DUBAI: Emirati designer Shatha Essa has unveiled her most recent collection “Ethereal Oasis” exploring commonalities between the UAE and Tunisia.
The Dubai-based contemporary womenswear expert tapped female artisans from Tunisia to help her create the new offering.
Essa teamed up with specialists in handwoven buttons, helping improve the welfare of local women in rural areas by generating employment opportunities and inviting them to provide for their families through button production, as well as promoting the preservation of craftsmanship in the African country.
She also joined forces with Irthi Contemporary Crafts Council on a misbaha for the collection.
The Sharjah-based council represents both modern and traditional crafts and advocates the empowerment of women. The collection’s misbaha has been handcrafted from wood and tassels and attached to loose-fitting jalabiyas and kaftans.
The collection aims to evoke femininity with its flowy silhouettes, natural colors, and artistic flair. With each piece telling a story, unique embellishments and embroidery are highlighted throughout. The symbol of the palm tree, native to Tunisia and the UAE, is a recurring motif of the collection.
The two countries are also referenced via the color palette, which includes royal blue, eggshell blue, yellow, blush, rose pink, and cream.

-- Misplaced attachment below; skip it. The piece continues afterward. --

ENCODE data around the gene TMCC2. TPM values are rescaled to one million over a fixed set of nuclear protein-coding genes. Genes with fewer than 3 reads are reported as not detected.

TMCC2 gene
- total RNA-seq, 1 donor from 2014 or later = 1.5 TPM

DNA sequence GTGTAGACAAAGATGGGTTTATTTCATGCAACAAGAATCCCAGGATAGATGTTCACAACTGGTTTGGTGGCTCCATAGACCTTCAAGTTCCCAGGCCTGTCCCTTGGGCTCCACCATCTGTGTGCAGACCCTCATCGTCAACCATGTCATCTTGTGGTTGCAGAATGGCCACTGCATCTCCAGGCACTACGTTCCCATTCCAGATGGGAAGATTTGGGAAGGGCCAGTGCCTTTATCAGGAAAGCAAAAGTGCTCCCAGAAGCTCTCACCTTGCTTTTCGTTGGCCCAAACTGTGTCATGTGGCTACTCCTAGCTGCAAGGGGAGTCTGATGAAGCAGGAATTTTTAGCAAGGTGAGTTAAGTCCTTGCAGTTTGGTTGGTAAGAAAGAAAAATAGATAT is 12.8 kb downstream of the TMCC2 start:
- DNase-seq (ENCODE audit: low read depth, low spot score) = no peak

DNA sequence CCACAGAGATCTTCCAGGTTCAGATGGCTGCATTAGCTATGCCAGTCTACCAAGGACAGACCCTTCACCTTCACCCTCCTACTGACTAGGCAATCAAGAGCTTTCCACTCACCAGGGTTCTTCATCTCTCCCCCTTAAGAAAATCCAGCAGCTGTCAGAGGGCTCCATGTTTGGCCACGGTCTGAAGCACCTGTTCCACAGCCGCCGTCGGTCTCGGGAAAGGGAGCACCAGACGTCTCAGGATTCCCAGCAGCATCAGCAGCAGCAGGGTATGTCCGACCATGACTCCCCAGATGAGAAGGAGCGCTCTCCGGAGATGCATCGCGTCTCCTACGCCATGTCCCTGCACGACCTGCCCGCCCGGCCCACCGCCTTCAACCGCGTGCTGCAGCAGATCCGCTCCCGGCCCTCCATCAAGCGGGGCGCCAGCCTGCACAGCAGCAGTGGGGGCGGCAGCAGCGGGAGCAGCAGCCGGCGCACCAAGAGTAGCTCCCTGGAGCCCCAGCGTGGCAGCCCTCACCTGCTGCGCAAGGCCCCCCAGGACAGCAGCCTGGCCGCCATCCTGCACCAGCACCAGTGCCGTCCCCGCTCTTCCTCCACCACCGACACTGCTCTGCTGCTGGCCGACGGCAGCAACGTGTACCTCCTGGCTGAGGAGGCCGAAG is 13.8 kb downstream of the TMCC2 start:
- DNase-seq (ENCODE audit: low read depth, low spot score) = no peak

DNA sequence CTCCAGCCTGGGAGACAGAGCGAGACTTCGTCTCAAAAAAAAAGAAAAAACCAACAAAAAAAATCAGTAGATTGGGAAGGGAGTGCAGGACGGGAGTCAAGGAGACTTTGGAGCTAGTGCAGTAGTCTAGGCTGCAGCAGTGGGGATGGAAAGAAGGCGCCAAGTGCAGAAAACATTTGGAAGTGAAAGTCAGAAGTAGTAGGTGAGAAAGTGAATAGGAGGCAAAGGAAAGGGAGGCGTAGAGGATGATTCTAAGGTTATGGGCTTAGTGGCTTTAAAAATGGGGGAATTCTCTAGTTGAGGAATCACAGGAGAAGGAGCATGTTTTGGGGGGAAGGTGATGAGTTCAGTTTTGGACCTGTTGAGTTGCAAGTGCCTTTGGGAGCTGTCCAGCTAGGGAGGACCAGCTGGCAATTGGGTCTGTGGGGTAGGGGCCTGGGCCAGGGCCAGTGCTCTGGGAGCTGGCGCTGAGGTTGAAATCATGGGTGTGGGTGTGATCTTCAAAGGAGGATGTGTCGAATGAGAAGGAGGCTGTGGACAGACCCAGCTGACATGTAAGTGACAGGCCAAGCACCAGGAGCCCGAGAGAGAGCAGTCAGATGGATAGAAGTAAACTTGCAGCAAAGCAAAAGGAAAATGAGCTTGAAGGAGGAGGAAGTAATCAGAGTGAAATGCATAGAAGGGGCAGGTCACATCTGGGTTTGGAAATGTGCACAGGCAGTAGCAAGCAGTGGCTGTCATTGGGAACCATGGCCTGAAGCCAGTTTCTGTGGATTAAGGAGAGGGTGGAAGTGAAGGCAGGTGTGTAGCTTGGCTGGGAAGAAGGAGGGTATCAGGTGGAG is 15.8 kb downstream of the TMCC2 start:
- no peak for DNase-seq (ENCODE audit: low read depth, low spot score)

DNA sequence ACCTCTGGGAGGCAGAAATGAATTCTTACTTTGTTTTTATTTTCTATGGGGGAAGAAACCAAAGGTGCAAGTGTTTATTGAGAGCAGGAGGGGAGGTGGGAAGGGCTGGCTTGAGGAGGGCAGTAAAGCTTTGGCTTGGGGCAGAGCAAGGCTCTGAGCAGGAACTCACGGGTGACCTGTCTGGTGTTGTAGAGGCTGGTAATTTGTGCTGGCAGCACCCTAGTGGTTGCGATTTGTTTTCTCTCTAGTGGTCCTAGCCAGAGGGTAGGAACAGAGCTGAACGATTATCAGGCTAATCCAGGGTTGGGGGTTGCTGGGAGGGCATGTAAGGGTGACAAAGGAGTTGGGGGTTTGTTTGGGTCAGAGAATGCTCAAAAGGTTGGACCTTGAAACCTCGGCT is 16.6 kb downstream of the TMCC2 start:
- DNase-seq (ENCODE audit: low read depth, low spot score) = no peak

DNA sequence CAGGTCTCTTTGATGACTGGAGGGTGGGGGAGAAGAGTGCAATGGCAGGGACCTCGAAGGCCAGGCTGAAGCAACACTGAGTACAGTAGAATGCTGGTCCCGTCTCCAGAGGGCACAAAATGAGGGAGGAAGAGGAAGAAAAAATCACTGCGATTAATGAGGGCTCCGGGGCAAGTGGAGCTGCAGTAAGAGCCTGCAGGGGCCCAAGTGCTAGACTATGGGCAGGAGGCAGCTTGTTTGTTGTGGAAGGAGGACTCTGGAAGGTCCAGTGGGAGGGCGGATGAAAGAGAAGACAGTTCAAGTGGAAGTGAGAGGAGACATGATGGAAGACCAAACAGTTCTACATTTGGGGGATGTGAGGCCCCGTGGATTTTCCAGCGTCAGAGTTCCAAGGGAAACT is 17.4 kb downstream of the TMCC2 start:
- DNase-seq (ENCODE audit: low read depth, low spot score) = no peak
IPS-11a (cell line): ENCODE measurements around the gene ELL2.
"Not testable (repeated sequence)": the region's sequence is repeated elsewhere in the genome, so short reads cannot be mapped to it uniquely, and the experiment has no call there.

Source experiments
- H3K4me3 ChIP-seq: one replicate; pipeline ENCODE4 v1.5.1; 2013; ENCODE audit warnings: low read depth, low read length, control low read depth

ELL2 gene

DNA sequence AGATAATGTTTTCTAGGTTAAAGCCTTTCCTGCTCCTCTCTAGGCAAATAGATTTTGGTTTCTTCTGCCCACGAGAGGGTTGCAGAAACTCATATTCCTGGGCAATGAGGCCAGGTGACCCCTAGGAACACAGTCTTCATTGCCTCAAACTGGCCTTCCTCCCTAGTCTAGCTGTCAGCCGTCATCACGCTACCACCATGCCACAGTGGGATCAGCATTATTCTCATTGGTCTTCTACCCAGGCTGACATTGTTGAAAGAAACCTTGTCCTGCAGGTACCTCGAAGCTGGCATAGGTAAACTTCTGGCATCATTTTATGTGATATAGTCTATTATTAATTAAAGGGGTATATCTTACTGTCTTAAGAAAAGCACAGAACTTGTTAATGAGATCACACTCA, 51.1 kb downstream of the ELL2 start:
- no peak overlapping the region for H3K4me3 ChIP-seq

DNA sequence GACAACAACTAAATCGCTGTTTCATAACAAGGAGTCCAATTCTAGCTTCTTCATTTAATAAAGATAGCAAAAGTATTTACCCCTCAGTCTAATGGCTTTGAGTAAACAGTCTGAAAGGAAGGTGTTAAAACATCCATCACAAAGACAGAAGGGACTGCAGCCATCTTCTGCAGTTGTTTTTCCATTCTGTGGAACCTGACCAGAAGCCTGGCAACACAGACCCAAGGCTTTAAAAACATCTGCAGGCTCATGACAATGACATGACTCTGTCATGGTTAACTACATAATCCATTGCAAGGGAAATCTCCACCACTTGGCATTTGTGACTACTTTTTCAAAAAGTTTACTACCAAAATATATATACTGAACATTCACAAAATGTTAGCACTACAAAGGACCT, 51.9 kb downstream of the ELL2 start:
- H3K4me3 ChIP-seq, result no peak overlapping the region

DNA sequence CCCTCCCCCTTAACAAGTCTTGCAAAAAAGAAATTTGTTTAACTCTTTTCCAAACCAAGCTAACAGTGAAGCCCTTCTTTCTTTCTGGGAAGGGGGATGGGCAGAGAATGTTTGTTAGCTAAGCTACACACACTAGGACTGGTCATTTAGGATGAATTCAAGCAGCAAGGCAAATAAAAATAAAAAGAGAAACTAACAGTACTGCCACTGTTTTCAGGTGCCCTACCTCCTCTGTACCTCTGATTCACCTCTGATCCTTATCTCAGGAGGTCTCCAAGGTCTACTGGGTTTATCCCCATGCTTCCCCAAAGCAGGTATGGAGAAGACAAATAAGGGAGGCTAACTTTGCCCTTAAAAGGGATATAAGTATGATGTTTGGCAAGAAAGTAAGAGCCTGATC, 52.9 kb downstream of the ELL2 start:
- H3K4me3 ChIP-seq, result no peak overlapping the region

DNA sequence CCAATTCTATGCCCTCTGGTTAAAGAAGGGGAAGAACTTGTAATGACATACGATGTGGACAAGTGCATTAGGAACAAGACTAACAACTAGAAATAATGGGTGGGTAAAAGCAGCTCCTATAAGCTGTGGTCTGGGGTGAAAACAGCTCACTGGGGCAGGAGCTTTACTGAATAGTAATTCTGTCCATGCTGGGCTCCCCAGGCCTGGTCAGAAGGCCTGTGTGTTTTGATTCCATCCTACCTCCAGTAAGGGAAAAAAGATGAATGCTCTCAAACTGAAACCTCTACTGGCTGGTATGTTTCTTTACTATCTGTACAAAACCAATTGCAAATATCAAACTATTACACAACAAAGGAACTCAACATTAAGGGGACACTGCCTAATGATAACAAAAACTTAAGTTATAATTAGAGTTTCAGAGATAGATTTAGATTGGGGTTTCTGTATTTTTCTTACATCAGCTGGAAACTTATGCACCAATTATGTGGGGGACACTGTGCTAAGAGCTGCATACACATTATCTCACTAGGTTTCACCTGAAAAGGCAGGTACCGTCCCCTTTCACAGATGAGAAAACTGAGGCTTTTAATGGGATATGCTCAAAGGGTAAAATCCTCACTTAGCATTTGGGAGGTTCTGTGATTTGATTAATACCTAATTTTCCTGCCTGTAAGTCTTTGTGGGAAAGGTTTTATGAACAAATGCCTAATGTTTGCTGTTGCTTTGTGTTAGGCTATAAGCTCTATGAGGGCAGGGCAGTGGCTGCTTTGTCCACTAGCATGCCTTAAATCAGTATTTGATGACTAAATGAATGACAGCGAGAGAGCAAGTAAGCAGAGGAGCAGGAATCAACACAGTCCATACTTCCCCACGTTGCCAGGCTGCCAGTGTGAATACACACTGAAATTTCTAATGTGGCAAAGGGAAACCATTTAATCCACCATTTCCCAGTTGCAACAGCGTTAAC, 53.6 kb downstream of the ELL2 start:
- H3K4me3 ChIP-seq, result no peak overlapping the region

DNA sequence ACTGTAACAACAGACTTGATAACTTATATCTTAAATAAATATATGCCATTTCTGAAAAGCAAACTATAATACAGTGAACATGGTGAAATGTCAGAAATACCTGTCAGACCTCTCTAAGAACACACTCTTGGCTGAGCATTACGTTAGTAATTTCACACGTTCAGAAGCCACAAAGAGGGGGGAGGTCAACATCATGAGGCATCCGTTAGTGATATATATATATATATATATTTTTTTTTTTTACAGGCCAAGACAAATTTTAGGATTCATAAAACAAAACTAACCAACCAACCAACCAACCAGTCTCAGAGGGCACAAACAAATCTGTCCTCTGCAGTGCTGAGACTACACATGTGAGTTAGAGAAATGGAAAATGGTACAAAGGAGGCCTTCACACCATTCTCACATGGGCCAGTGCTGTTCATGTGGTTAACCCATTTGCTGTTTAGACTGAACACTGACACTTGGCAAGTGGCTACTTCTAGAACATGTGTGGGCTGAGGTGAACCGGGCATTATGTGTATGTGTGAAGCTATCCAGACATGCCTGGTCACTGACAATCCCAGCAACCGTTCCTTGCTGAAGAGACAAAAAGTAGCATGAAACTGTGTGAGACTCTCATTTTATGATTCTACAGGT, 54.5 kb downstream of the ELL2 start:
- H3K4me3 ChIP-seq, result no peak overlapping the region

Flowy kaftans, long dresses, scalloped coats, and abayas are structured and delicately embroidered with patterns inspired by the mandoos, a wooden chest typically encrusted in lace-like copper decorations, as well as the mashrabiya.
A standout design includes a trench coat in a gold Jacquard fabric stitched by hand in Dubai by a team of skilled artisans. The embroidery takes the patterns of old houses located in Dubai. The look can be styled with the collection’s high-waisted fitted pants and silk organza scalloped wrap shirt with balloon sleeves to really make a statement.
The designer also introduced for the first time a signature print composed of embroidered dots and squares inspired by Swiss-German artist Paul Klee’s series of abstract paintings evoking Tunisian palm trees and gardens.